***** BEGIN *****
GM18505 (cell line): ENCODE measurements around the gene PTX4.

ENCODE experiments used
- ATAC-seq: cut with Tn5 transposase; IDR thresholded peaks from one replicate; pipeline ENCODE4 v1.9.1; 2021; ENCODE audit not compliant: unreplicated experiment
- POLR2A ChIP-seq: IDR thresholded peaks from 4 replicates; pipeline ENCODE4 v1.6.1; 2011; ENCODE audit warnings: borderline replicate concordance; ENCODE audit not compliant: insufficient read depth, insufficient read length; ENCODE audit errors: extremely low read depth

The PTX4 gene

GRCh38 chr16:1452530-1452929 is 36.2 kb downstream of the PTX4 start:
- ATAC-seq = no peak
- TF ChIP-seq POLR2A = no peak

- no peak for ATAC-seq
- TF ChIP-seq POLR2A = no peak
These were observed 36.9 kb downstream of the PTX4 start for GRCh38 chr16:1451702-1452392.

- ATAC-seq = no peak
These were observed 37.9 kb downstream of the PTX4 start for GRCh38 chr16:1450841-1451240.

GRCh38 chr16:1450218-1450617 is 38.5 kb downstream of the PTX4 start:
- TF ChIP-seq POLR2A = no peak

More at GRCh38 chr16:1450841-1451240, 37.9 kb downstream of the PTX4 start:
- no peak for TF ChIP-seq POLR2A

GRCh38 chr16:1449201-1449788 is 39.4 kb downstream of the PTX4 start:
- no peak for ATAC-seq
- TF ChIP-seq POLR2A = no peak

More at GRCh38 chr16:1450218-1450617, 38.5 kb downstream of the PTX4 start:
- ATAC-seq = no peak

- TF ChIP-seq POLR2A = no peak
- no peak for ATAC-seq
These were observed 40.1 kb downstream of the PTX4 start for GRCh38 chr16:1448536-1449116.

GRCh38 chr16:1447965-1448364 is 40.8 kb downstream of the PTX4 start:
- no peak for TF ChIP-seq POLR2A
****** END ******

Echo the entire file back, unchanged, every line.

GM18505 (cell line): ENCODE measurements around the gene PTX4.

ENCODE experiments used
- ATAC-seq: cut with Tn5 transposase; IDR thresholded peaks from one replicate; pipeline ENCODE4 v1.9.1; 2021; ENCODE audit not compliant: unreplicated experiment
- POLR2A ChIP-seq: IDR thresholded peaks from 4 replicates; pipeline ENCODE4 v1.6.1; 2011; ENCODE audit warnings: borderline replicate concordance; ENCODE audit not compliant: insufficient read depth, insufficient read length; ENCODE audit errors: extremely low read depth

The PTX4 gene

GRCh38 chr16:1452530-1452929 is 36.2 kb downstream of the PTX4 start:
- ATAC-seq = no peak
- TF ChIP-seq POLR2A = no peak

- no peak for ATAC-seq
- TF ChIP-seq POLR2A = no peak
These were observed 36.9 kb downstream of the PTX4 start for GRCh38 chr16:1451702-1452392.

- ATAC-seq = no peak
These were observed 37.9 kb downstream of the PTX4 start for GRCh38 chr16:1450841-1451240.

GRCh38 chr16:1450218-1450617 is 38.5 kb downstream of the PTX4 start:
- TF ChIP-seq POLR2A = no peak

More at GRCh38 chr16:1450841-1451240, 37.9 kb downstream of the PTX4 start:
- no peak for TF ChIP-seq POLR2A

GRCh38 chr16:1449201-1449788 is 39.4 kb downstream of the PTX4 start:
- no peak for ATAC-seq
- TF ChIP-seq POLR2A = no peak

More at GRCh38 chr16:1450218-1450617, 38.5 kb downstream of the PTX4 start:
- ATAC-seq = no peak

- TF ChIP-seq POLR2A = no peak
- no peak for ATAC-seq
These were observed 40.1 kb downstream of the PTX4 start for GRCh38 chr16:1448536-1449116.

GRCh38 chr16:1447965-1448364 is 40.8 kb downstream of the PTX4 start:
- no peak for TF ChIP-seq POLR2A